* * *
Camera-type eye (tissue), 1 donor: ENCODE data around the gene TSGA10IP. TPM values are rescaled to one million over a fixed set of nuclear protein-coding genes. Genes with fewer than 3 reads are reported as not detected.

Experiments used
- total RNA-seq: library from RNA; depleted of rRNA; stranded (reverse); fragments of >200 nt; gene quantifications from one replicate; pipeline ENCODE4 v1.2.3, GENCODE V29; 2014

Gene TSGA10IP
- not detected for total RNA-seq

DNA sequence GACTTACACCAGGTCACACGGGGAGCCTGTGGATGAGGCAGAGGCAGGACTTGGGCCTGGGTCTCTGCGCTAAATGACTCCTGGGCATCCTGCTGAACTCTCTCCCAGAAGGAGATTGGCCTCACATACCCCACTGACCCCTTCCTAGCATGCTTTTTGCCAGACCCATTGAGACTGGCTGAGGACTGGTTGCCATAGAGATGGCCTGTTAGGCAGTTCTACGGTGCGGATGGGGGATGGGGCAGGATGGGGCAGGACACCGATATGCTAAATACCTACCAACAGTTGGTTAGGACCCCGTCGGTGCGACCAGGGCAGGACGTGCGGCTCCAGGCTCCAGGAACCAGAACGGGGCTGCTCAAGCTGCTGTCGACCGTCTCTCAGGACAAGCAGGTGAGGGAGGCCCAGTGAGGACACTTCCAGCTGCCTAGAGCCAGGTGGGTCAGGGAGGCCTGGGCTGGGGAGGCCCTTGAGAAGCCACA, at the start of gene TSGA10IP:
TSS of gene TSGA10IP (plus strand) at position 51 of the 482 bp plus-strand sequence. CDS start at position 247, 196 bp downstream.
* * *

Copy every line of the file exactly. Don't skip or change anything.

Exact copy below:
Camera-type eye (tissue), 1 donor: ENCODE data around the gene TSGA10IP. TPM values are rescaled to one million over a fixed set of nuclear protein-coding genes. Genes with fewer than 3 reads are reported as not detected.

Experiments used
- total RNA-seq: library from RNA; depleted of rRNA; stranded (reverse); fragments of >200 nt; gene quantifications from one replicate; pipeline ENCODE4 v1.2.3, GENCODE V29; 2014

Gene TSGA10IP
- not detected for total RNA-seq

DNA sequence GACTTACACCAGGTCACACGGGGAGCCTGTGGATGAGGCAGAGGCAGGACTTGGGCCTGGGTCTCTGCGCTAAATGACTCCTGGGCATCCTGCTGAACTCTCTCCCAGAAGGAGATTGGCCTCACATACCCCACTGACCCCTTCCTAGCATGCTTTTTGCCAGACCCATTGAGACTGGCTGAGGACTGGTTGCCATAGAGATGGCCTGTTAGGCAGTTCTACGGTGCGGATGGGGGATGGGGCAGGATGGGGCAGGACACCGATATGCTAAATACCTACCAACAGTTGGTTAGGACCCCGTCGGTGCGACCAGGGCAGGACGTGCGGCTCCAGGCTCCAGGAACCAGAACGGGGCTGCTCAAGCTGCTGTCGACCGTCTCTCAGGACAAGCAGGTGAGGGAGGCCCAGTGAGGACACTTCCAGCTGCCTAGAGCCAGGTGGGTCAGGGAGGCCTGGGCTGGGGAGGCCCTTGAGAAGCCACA, at the start of gene TSGA10IP:
TSS of gene TSGA10IP (plus strand) at position 51 of the 482 bp plus-strand sequence. CDS start at position 247, 196 bp downstream.